Why Ending FCC Blackout Rules May Be Broadcast TV's Demise

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Jan. 10 (Bloomberg Law) -- The NFL hasn't had a blackout of a playoff game since 2002, though last week was a close one.

If a game isn't sold out 72 hours before kickoff, the Federal Communication Commission's rules impose TV blackouts on the home territory. Last weekend local companies stepped up at the last minute to buy the remaining tickets, essentially gaming the system. See more +

Jan. 10 (Bloomberg Law) -- The NFL hasn't had a blackout of a playoff game since 2002, though last week was a close one.

If a game isn't sold out 72 hours before kickoff, the Federal Communication Commission's rules impose TV blackouts on the home territory. Last weekend local companies stepped up at the last minute to buy the remaining tickets, essentially gaming the system.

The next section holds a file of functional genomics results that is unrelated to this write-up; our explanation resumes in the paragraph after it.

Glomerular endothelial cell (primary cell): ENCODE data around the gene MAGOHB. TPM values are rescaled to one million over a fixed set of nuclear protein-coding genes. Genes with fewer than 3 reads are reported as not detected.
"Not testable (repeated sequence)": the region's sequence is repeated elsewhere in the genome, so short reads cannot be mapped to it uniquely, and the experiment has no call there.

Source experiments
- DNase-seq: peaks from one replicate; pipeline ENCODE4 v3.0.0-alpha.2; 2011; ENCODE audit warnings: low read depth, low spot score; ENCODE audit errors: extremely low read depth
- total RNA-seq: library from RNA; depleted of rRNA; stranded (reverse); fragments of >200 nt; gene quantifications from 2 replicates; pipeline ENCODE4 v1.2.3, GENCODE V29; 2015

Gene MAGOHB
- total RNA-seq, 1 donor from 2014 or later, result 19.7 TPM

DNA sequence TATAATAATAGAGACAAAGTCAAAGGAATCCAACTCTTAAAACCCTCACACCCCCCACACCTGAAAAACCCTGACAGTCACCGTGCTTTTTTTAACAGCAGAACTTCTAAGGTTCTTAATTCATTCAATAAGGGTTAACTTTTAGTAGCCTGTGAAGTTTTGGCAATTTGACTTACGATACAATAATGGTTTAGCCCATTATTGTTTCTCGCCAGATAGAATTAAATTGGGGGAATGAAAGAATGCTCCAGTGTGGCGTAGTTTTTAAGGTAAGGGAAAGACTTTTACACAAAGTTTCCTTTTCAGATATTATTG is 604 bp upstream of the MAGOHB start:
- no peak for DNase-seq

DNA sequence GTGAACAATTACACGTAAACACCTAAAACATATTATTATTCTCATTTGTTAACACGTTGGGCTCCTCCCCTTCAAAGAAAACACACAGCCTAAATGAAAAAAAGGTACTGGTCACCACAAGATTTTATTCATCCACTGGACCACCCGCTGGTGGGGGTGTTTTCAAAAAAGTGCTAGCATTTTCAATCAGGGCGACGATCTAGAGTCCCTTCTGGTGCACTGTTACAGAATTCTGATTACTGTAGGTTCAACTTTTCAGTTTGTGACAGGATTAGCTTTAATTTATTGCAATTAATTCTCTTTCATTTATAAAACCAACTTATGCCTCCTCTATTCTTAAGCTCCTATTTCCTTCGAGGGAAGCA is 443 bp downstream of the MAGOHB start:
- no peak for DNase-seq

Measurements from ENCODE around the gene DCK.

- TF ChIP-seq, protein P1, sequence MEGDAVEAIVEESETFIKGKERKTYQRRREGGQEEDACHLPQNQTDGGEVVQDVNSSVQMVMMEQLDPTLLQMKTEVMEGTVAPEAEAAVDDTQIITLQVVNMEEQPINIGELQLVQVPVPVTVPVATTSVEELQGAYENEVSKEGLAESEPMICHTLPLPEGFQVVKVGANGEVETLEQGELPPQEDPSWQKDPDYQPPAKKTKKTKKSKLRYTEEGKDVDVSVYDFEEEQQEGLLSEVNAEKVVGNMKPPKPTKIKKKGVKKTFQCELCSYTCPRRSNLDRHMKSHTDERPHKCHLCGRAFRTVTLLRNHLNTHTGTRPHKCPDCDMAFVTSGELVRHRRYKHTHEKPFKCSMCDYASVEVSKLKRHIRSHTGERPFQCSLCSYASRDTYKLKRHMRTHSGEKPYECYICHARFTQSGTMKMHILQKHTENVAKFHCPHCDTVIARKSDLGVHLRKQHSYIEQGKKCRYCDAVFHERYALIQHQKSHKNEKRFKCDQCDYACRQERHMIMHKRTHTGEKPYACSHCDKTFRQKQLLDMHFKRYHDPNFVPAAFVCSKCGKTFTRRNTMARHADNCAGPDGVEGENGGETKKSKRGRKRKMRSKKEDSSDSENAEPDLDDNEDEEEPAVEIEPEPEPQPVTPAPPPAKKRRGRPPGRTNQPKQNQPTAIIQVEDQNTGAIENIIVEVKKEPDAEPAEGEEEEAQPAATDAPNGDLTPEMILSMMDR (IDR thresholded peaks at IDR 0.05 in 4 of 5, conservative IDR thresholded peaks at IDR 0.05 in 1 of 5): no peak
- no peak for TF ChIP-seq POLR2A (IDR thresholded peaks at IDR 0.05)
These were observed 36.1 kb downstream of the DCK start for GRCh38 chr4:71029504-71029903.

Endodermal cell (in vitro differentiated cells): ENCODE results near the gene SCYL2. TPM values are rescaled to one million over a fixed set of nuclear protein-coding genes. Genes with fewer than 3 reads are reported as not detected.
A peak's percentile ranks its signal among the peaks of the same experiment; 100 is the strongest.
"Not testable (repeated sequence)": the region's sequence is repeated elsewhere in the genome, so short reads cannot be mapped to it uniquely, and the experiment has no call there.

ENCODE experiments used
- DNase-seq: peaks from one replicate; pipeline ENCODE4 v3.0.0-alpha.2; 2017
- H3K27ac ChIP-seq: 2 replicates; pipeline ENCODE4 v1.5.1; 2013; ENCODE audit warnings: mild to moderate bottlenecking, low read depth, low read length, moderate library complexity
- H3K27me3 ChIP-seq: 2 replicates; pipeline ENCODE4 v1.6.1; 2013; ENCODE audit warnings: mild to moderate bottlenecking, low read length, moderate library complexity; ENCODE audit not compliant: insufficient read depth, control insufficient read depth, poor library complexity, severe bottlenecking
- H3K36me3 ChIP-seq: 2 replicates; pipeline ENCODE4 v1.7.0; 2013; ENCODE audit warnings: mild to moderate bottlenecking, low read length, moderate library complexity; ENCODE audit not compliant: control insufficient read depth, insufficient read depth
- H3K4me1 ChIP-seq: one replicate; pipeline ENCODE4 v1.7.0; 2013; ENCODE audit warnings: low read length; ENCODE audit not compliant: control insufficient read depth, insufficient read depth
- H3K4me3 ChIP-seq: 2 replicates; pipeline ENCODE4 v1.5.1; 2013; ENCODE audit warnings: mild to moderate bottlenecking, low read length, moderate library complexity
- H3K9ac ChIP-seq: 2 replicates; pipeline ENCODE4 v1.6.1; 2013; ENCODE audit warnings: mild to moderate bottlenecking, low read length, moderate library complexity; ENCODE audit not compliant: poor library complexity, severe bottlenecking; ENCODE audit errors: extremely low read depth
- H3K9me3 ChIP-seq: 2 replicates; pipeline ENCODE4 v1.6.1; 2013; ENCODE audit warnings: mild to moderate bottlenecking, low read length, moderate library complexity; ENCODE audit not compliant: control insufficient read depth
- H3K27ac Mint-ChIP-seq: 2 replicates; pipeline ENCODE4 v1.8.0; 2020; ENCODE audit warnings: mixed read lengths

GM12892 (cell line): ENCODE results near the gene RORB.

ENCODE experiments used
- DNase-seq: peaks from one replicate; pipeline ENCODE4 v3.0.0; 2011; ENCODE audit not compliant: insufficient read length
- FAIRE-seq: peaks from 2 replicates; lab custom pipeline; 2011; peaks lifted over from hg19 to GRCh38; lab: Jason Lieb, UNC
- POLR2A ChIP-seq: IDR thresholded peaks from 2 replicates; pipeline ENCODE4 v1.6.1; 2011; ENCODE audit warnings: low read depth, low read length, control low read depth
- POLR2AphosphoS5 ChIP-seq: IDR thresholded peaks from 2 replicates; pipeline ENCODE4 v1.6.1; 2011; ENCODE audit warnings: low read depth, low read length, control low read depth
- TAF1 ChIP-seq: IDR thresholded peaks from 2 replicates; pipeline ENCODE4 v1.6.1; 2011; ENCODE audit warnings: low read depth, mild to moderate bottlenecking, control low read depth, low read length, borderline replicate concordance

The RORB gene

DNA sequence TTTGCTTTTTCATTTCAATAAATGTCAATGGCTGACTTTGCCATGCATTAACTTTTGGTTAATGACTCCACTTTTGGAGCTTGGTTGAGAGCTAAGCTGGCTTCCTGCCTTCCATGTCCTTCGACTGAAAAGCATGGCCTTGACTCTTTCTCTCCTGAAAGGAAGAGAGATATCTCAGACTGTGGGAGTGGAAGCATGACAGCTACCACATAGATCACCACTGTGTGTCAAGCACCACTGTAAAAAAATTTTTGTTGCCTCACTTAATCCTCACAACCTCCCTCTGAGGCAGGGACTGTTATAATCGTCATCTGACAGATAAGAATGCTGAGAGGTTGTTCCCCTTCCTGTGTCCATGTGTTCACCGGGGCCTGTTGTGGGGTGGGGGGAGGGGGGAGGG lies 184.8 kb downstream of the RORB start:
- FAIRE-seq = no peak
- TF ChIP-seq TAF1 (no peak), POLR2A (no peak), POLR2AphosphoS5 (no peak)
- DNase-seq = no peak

The FCC has had enough though. Last month the regulators proposed repealing the blackout rules. They were adopted in 1975, when selling tickets was a team's primary revenue source. But the FCC's emphasis has always been different - they want to ensure the "availability of sports telecasts to the general public." They say now that "it appears that the sports blackout rules have become obsolete."

While both the NFL and broadcasters say the blackout rules continue to be necessary.

Attorney Dan Kirkpatrick explains what might happen if the FCC's blackout rules are eliminated.

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